An open-label follow-up study of low-to-intermediate dose testosterone replacement therapy (TRT) was conducted in 64 overweight patients (aged 65-75 years) with late onset hypogonadism (LOH) and increased fasting plasma glucose (FPG). Patients were subdivided into four treatment groups: oral testosterone (T) (T undecanoate, 80mg/d), transmucosal T (60mg/d), transdermal T (30mg/d) or no treatment (control), and evaluated at 0 and 6 months. FPG, hemoglobin (Hb), prostate-specific antigen (PSA) and total T were measured and the Homeostasis Model Assessment of Insulin Resistance (HOMA-IR) index was calculated. Body mass index (BMI), waist circumference, fitness level (6-min walking test), Aging Males Symptoms (AMS) scale, handgrip strength and energy expenditure with physical activity (Minnesota questionnaire for Leisure Time Physical Activity (LTPA)) were evaluated and a frailty score (based on: grip strength, gait speed and LTPA) was calculated. T levels increased in all treatment groups; the oral T group had values still in the hypogonadal range (5.91.1nmol/L). PSA and Hb concentrations did not change in any group. BMI, waist circumference, FPG and HOMA-IR improved in all T-treated groups after 6 months, with a greater effect seen with transmucosal and transdermal T compared with oral T. This study indicates that low-to-intermediate dose TRT may be safely utilized in LOH patients to ameliorate somatic and psychological frailty symptoms in association with improved anthropometric and glycometabolic parameters in aging, overweight men with LOH and impaired fasting glucose.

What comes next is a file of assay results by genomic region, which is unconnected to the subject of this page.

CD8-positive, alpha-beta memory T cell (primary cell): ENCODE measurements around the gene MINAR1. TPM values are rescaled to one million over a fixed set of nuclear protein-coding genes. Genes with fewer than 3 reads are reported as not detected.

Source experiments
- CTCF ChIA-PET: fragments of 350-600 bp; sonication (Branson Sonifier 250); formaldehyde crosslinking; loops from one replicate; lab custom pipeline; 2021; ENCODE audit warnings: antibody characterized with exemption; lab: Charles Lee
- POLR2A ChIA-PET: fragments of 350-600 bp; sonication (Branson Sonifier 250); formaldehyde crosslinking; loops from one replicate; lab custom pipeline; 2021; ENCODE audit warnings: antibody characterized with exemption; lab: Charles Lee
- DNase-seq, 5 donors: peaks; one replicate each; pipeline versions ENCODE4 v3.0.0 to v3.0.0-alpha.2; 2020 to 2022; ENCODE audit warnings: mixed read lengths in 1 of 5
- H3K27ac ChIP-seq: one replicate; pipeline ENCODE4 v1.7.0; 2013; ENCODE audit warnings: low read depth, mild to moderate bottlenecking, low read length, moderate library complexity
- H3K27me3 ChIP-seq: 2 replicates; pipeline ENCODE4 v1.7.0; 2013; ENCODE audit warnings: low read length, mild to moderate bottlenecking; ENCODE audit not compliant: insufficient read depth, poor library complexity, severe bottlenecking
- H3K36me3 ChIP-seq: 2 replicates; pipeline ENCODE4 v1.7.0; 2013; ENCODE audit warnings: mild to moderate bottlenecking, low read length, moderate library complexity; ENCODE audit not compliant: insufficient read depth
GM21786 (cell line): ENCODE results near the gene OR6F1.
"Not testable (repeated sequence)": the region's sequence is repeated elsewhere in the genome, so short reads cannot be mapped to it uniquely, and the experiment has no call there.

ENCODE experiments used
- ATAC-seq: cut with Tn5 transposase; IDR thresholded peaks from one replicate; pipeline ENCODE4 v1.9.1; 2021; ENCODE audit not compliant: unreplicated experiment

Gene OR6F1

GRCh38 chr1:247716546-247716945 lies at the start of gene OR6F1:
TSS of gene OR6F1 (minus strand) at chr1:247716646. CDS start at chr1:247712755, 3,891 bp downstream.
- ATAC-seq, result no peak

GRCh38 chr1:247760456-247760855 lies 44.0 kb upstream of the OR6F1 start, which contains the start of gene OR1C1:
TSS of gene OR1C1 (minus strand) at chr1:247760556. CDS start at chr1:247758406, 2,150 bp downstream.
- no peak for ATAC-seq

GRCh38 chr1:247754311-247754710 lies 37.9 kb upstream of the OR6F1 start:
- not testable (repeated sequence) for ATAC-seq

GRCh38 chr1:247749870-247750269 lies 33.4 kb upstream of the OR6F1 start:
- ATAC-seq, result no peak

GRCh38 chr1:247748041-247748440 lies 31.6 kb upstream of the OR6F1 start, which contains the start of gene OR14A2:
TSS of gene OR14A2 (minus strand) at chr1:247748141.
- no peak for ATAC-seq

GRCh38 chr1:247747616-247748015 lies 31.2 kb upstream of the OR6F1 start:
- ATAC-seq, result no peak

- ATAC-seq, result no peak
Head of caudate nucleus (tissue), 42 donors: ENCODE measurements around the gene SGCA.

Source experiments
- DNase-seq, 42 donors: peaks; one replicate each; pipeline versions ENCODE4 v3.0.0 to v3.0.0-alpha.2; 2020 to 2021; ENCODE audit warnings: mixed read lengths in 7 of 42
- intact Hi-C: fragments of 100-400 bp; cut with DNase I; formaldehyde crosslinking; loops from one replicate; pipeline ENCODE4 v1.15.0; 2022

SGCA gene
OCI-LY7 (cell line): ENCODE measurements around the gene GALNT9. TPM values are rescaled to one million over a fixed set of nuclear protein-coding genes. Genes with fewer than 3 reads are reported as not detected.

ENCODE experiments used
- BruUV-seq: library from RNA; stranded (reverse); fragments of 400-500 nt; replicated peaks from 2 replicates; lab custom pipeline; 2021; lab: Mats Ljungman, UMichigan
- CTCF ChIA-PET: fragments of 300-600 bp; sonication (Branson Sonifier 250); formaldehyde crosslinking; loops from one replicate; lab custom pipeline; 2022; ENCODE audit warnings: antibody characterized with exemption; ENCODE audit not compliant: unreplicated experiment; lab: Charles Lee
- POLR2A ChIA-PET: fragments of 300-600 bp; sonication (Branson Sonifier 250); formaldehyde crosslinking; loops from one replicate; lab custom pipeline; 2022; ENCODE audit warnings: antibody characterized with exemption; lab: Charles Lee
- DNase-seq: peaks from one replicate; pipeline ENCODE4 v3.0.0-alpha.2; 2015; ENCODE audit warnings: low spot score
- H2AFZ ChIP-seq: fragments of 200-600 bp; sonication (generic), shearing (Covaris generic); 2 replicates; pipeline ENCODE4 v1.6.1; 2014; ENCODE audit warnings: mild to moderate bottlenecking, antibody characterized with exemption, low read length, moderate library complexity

PubMed | Fondazione Salvatore Maugeri Instituto Of Ricovero E Cura A Carattere Scientifico, Diabetic Unit and Endocrine and Metabolic Unit
Type: Journal Article | Journal: Hormones (Athens, Greece) | Year: 2014